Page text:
Otherwise, this is the section of the report where summarised detailed information is set out clearly. If this section extends beyond two pages, sub-headings should be used to make the report easy to follow. Paragraph 3 – Finance Key points: Engage early with your Finance Business Partnering contacts – at reportdrafting stage please so proposals can be properly worked through where required When the report is finished, email to FinanceClearance@lambeth.gov.uk, allowing five working days for comment. This is a single email box shared by 15-20 people representing all the business areas of the whole council. Therefore, you should therefore ensure clear labelling of reports and email subjects in terms of business areas (e.g. Parking, Adults, ICT, Libraries, followed by BU XXX, and then whatever else succinctly describes the contents of the report) Essentially every report needs to state: o How much it costs o How the council is paying for it o Capital or Revenue Where consultation with Strategic Finance colleagues is required, Business Partnering will lead.



Paragraph 4 – Legal and democracy All reports must be cleared by the Director of Governance & Democracy, or authorised nominees (see below). The comments will cover the legal powers to undertake the proposed action and any restrictions which may apply, any administrative law advice and any associated risk of challenge or other court action. Reports will be cleared by: Democratic Services:

Via democracy@lambeth.gov.uk. Comments will be provided by the relevant Democratic Services Officer, and Scrutiny Lead Officer for scrutiny reports. Cabinet Member and Officer Delegated Decision reports that require publication on the website five clear days before the decision is taken will also be cleared by Democratic Services. and: Legal Services: Various officers in Legal Services and the following list is for guidance only. When in doubt, or in the absence of any of the named officers below, please send the draft report to Alison McKane. Name Extension no. 62351 62506 Area of responsibility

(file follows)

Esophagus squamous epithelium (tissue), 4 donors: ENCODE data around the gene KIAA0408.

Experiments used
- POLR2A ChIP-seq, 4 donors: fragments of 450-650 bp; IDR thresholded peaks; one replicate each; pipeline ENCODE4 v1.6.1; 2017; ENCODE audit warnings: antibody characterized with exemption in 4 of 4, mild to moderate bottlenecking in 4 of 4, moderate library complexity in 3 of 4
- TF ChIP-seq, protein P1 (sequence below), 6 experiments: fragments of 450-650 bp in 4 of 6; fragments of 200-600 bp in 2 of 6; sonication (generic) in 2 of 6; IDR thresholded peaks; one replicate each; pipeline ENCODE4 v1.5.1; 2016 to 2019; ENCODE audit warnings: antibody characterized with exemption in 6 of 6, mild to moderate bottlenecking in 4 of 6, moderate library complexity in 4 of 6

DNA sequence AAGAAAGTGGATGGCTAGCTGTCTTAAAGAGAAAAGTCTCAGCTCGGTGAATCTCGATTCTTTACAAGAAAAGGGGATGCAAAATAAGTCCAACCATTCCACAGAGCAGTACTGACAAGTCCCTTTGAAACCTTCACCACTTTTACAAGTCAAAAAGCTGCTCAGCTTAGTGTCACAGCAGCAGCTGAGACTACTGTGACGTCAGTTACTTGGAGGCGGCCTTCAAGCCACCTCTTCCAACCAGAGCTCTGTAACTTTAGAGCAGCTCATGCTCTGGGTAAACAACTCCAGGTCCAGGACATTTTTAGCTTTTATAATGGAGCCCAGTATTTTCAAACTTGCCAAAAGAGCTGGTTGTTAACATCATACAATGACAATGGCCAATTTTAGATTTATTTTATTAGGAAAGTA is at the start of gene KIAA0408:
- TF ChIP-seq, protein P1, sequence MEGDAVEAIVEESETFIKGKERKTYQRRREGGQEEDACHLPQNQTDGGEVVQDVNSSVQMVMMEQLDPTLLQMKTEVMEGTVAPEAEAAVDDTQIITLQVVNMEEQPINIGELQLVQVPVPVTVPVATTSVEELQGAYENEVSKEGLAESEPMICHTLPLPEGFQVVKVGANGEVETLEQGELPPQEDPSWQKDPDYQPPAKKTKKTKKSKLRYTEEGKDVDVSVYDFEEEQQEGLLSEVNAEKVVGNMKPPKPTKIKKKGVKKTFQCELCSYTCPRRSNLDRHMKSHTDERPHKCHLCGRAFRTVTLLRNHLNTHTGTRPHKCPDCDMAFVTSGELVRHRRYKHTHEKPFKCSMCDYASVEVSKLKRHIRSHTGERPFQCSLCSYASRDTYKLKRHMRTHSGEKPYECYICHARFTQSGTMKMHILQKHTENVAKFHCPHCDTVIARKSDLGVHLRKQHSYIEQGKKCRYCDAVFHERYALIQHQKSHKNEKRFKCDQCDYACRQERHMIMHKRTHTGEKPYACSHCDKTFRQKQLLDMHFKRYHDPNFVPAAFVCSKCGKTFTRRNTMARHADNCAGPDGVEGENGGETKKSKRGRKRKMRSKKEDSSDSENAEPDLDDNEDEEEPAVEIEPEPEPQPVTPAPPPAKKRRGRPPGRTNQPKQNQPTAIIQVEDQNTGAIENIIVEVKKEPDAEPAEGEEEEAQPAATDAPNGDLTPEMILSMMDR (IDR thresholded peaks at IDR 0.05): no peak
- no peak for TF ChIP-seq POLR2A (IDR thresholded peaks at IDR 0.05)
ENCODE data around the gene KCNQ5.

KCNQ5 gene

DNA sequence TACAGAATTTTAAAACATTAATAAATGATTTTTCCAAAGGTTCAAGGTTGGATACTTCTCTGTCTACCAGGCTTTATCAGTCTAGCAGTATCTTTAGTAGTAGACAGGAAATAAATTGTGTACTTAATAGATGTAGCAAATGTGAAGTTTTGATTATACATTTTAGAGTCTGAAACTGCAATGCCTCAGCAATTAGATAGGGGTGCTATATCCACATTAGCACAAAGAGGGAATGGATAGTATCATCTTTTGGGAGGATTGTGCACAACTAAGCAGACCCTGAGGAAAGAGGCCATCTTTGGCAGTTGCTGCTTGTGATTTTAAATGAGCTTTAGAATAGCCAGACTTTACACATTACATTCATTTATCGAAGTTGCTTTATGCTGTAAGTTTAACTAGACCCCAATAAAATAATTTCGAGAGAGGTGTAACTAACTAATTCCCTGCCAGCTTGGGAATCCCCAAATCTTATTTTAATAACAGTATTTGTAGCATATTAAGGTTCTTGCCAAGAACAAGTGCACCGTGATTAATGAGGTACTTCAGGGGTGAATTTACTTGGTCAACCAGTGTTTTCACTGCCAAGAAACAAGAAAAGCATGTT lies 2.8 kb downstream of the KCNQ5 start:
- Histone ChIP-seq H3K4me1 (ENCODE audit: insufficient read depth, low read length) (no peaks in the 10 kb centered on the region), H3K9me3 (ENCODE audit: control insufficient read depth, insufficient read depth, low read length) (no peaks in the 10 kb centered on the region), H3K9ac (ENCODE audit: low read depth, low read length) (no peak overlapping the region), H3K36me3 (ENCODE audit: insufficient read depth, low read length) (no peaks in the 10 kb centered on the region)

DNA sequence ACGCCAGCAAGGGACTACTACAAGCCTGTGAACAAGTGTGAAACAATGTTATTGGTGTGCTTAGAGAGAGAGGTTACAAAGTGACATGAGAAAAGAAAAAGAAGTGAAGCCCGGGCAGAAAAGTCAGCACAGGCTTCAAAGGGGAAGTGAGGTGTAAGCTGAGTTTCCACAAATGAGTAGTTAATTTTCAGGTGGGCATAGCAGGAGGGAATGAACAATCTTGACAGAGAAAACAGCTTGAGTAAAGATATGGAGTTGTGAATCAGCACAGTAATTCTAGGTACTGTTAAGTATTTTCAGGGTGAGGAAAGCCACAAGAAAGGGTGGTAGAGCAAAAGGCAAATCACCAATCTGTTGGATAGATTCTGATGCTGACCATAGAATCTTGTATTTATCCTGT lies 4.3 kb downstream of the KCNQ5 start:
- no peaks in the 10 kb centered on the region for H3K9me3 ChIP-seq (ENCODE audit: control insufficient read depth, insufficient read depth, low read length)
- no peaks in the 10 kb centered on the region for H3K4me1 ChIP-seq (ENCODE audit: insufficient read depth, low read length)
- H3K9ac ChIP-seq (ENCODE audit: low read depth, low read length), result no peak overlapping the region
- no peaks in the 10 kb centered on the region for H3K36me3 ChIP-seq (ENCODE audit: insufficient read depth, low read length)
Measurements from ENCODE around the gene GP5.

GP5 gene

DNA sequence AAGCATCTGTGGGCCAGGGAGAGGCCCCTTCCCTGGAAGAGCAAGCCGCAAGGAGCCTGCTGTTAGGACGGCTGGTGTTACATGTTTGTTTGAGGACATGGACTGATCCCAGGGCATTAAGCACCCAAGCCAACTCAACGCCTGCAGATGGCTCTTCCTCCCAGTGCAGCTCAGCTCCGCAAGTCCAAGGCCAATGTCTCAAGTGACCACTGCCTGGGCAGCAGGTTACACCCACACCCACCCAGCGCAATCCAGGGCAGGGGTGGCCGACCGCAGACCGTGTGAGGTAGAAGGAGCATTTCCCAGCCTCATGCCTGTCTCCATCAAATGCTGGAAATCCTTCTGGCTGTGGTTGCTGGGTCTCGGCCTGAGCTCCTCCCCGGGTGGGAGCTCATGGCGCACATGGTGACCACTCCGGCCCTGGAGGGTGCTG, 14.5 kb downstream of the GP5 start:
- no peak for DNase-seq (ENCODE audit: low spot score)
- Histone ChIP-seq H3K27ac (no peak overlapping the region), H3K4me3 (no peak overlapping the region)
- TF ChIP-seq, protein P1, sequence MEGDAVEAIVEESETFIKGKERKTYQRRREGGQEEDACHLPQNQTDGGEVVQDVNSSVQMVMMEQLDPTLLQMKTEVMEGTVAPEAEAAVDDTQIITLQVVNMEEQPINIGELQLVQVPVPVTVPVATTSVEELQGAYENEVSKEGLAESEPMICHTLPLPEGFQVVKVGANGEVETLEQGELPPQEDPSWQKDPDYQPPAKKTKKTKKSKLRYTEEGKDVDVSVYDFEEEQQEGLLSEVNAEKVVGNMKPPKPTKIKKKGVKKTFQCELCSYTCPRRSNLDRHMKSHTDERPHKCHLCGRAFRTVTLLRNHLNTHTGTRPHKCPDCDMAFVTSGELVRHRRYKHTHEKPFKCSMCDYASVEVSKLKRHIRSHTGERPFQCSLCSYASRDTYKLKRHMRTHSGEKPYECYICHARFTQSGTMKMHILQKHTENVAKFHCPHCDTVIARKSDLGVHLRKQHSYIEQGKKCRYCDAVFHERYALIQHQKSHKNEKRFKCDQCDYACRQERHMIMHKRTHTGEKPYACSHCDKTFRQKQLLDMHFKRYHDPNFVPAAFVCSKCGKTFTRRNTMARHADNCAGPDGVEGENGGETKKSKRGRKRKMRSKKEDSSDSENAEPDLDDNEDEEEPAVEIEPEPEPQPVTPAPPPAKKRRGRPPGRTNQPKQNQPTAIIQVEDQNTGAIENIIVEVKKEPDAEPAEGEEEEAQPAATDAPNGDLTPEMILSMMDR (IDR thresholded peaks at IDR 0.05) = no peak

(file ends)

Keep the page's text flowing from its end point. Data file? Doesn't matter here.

Alison McKane Andrew Pavlou

Finance, Miscellaneous (all areas) Contracts/Tendering/Employment/ Education/Equalities/Health Housing, Planning, Property Disposals, Regeneration, Community Safety Environment, Licensing

Greg Carson


Jean-Marc Moocarme


Fateha Salim


Social Services, and CYPS SSC

In addition, the following officers in Legal Services are authorised to clear reports within the stated areas of responsibility, in the absence of the officers named above: Name Extension no. 62353 62102 62228 Area of responsibility

Andrew Pavlou Michael O‟Hora David Thomas Paul Field 67714 Christine Stapleton Martin Hastwell Elena Nicolaou Peter Flockhart Christine Stephenson

Finance, Miscellaneous Contracts/Tendering/Health Contracts/Tendering Employment/ Education/Equalities Housing and Community Safety Housing Property Disposals/Regeneration Planning, Environment, Licensing Planning reports

62137 62699 60425 61957 62419

Joy Hopkinson


Social Services, and CYPS SSC